|Stanford Men's Golf Team||2007 NCAA National Champions|
History of Stanford Golf
Stanford's remarkable history has left its mark on the golf world.
The names are legendary: Little, Seaver, Rosburg, Watson & Woods and others.
Numberous All-Americans played at Stanford over the years.
8 national championships have been won, including in 2007.
|Men's Golf Members of the Stanford Athletics Hall of Fame + Grant Spaeth|
|Malcolm McNaughton '31||Charles Seaver '34||Lawson Little '34||Don Edwards '36|
|Art Doering '40||Warren Berl '42||Bud Brownell '42||Sandy Tatum '42|
|Bob Cardinal '47||Eddie Twiggs '32-47||Bob Rosburg '49||Dick McElyea '52|
|Steve Smith '61||Tom Watson '71||Bud Finger '48-76||Christian Cevaer '92|
|Notay Begay '95||Casey Martin '95||Tiger Woods '96||Joel Kribel '99|
|Wally Goodwin '00||Grant Spaeth '54'|
Arthur L. Doering was an accomplished amateur golfer who later played professional golf and was head professional at the Yolo Flyers Club.
Doering, originally from Chicago, was a golf letter winner in 1938. Doering was a member of Stanford's 1938 National Collegiate Championship team, the first national collegiate golf championship won by a West Coast team. He was a key player on the 1937-38 team, which went undefeated in Pacific coast intercollegiate play (beating Cal, UCLA and USC).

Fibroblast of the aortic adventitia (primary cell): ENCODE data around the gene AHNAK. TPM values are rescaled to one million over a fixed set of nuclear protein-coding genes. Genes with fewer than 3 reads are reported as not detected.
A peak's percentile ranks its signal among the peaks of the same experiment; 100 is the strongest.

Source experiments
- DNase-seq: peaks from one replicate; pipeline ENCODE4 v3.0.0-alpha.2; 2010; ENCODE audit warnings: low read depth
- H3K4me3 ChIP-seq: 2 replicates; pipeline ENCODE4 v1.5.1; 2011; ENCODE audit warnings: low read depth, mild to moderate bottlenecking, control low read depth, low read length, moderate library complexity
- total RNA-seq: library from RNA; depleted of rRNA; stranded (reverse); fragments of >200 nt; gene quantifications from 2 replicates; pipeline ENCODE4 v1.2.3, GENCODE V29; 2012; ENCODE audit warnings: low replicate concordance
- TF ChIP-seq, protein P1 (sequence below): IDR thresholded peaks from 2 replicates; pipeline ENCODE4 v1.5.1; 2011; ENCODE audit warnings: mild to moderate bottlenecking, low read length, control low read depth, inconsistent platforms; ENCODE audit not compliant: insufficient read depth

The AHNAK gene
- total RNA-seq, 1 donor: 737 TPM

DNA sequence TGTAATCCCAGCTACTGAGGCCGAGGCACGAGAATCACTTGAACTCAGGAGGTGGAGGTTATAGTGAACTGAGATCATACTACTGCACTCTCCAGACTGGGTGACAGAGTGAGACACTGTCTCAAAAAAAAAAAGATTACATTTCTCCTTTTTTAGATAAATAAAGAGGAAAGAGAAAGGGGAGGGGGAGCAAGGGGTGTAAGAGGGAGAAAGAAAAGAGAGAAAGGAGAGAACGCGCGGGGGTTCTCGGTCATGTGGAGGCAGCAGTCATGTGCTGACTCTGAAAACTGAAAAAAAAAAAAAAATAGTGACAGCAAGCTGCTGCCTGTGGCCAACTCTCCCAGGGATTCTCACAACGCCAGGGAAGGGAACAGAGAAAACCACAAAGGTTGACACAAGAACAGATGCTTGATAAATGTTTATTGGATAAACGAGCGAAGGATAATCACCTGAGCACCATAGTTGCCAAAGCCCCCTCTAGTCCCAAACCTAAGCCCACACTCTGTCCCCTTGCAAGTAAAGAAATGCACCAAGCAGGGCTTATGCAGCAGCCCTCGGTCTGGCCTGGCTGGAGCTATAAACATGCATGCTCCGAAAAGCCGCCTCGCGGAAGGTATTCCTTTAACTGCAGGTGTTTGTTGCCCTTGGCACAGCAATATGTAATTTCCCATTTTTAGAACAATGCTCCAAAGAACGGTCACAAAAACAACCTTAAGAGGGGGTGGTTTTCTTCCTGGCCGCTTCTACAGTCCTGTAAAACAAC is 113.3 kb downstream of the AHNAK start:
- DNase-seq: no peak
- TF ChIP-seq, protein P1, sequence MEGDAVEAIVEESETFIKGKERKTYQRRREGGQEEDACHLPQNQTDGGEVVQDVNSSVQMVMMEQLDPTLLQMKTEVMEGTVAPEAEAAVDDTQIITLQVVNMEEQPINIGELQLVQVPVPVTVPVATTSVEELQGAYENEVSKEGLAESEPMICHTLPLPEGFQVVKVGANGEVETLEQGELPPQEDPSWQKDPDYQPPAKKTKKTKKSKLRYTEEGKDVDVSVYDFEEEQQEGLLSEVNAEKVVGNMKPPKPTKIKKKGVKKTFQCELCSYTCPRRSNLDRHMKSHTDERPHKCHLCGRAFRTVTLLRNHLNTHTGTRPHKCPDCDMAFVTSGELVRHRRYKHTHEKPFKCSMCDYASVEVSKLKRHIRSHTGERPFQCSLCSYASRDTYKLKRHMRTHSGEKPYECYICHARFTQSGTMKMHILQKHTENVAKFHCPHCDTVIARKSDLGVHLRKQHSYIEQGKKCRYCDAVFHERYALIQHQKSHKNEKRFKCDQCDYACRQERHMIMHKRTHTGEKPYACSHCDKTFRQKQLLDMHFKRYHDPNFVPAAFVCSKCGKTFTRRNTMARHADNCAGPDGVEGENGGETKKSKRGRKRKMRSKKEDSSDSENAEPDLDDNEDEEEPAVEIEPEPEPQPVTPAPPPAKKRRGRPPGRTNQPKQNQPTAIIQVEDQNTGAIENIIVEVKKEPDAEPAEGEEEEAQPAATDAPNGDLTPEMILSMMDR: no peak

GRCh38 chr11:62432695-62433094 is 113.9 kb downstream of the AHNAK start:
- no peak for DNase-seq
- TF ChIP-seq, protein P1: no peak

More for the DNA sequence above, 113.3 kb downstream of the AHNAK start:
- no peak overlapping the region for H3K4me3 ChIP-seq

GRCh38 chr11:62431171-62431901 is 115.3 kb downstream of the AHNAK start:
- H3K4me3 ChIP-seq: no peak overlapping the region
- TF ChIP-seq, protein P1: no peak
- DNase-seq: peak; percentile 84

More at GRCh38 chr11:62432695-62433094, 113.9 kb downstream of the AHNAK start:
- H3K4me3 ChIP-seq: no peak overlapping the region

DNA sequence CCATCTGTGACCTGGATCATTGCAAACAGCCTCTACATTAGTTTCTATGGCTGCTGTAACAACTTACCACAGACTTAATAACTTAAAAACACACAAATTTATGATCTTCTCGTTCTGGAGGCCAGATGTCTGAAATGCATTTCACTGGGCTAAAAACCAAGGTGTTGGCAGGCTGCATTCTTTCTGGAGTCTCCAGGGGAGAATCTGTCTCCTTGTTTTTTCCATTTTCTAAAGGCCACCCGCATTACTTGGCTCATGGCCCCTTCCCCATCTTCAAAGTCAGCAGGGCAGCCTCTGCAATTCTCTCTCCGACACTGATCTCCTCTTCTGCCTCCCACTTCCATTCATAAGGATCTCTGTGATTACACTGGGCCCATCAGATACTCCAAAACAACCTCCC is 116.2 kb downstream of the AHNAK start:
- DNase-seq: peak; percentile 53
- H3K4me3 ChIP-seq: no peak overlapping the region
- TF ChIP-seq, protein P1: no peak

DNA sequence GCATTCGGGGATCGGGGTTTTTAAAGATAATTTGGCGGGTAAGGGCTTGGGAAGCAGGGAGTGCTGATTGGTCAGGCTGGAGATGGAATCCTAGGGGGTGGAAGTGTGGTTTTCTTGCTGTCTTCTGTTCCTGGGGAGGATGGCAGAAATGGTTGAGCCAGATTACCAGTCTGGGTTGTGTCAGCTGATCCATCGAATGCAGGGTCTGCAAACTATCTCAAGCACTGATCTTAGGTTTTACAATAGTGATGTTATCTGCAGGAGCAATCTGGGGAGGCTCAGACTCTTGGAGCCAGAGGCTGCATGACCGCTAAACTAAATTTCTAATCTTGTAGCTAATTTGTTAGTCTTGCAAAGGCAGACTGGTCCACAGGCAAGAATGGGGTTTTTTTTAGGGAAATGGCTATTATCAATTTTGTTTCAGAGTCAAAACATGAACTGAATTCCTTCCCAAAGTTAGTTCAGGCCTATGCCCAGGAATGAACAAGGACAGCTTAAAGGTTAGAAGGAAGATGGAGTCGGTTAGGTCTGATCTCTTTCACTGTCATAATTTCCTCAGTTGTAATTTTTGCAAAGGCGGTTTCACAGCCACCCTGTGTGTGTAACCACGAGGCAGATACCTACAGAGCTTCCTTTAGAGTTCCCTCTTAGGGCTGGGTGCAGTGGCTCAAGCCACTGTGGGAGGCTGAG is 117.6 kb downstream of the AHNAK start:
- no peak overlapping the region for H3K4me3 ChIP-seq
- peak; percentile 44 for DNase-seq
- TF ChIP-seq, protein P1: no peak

While a student at Stanford, Doering competed in numerous amateur events and won the 1938 Chicago District Golf Association Amateur Championship, the oldest amateur competition in the Midwest. He also played in the 1938 U.S. Open Championship, where he tied for 41st and was the highest placing amateur. In 1939, Doering won the Santa Clara County Championship and was a semifinalist in the U.S. Amateur, losing to the eventual winner Marvin ("Bud") Ward.
In addition to the 1938 U.S. Open, Doering played in four other Major tournaments, U.S. Opens in 1947 and 1953 and the Masters in 1940 and 1941.
Doering turned professional in 1945, and won the 1951 Greater Greensboro Open. In the 1960s, Doering was the president and head professional at
the Yolo Flyers Club in Woodland, California, which is a well regarded country club in Northern California despite is unusual name.
He is a member of the Stanford Athletic Hall of Fame.